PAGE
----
Troops from the Special Operations Command (SOC) have the discretion to use tear gas when the need arises, said Deputy Assistant Commissioner David Scott Arul on Wednesday.
He was responding to a question from the Committee of Inquiry asking why troops had to defer to higher police management not at the scene of the Dec 8 riot, for permission to use the lachrymatory agent that night.
DAC Arul, who commanded the SOC during the unrest, said that although clearance was sought from Acting Commissioner of Police T. Raja Kumar to do so, his men could deploy the gas if there was a "threat to life".
This came after a flurry of questions from panel member Tee Tua Ba over the logic of looking to senior officers not at the scene for the green light to use the gas in a "dynamic situation" where "every second counts".
DAC Arul explained that higher management should be informed because tear gas - also known as CS gas - affects areas outside the target zone as well.
The wind, for instance, could send the chemical agent wafting in the direction of innocent bystanders. "But I think it is very important that we have the ability to make the decision (to use the gas) when required," he added.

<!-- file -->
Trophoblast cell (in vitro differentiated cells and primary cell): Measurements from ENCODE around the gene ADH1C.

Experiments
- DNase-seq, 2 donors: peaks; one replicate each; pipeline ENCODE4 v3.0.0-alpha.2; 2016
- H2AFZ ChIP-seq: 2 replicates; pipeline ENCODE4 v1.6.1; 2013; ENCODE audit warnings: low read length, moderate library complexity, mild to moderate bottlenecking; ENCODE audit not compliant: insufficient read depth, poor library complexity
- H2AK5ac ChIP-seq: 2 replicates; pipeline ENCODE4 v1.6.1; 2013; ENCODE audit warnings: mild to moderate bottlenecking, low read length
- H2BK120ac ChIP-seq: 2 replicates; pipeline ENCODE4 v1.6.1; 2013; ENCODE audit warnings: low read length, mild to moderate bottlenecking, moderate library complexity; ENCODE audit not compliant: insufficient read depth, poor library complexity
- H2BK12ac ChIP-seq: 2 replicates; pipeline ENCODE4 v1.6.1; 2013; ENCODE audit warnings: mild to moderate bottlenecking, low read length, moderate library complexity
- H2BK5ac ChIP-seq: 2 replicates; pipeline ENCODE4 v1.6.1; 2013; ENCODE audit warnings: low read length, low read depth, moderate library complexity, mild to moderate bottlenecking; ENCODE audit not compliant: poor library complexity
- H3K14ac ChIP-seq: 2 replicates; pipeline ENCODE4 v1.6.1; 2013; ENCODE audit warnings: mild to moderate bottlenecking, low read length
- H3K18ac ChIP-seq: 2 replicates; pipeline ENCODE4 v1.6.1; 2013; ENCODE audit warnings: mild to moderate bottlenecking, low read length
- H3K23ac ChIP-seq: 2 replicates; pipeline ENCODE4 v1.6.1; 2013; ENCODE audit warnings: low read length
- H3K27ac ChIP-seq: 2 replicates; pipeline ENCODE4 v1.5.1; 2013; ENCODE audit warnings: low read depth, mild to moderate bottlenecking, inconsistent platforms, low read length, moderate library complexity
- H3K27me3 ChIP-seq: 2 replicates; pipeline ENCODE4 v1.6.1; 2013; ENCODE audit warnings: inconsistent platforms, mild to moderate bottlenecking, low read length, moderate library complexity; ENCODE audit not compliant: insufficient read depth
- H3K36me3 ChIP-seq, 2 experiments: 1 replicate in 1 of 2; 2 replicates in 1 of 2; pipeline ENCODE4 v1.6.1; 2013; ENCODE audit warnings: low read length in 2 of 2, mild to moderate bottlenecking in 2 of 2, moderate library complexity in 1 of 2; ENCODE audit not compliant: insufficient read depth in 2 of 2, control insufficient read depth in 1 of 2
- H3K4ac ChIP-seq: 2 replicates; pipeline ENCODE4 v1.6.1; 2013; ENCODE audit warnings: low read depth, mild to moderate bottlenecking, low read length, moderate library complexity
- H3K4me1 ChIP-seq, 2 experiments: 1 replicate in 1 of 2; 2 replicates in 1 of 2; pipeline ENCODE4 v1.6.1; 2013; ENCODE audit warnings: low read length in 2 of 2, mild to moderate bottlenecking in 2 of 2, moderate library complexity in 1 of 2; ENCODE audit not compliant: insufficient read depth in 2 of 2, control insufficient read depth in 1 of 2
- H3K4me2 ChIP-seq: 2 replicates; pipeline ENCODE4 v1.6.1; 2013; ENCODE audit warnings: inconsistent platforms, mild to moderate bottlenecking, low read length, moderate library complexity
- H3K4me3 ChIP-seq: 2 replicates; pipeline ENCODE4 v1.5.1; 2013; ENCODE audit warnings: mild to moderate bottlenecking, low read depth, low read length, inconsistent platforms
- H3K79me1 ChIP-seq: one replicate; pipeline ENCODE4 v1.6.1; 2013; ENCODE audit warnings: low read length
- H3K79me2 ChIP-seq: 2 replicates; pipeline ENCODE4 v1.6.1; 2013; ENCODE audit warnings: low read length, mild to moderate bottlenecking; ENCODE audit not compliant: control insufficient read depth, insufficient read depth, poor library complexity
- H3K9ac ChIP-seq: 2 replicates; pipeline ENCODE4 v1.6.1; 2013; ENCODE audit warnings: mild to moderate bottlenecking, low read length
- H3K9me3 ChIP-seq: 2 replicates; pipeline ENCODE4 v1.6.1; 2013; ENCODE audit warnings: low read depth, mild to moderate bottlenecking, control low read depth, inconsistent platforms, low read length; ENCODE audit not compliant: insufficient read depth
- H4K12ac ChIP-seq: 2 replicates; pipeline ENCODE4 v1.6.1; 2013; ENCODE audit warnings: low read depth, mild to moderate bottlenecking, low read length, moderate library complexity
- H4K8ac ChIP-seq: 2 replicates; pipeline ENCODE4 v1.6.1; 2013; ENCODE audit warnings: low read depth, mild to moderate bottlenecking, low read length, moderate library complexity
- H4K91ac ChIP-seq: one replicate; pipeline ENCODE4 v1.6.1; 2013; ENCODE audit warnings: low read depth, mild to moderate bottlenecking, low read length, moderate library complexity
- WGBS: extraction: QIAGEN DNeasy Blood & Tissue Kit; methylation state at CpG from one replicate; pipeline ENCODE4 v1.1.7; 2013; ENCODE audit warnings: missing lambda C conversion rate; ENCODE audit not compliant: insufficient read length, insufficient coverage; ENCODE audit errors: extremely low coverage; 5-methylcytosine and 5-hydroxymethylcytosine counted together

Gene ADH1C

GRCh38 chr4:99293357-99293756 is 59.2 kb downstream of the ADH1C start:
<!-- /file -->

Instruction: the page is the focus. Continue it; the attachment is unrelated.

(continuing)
DAC Arul told the committee that his troops were ordered to stick to either a 400ml fogger - which has a maximum range of about 6m to disperse crowds more sweepingly - or a 65ml spray, which can dispense tear gas up to 4m ahead.
Committee chairman G. Pannir Selvam also wanted to know why SOC troops did not have pepper spray at their disposal.
DAC Arul said tear gas is more effective at dispersing crowds, which was the objective of the SOC that night.
"Pepper spray has a much more debilitating effect... it forces your eyes shut," he said. "CS (gas) causes a choking sensation, burns the eyes, burns the skin, but it's not as debilitating... we want people to disperse and they must be able to see to run away."
There was, however, no use for tear gas that night.
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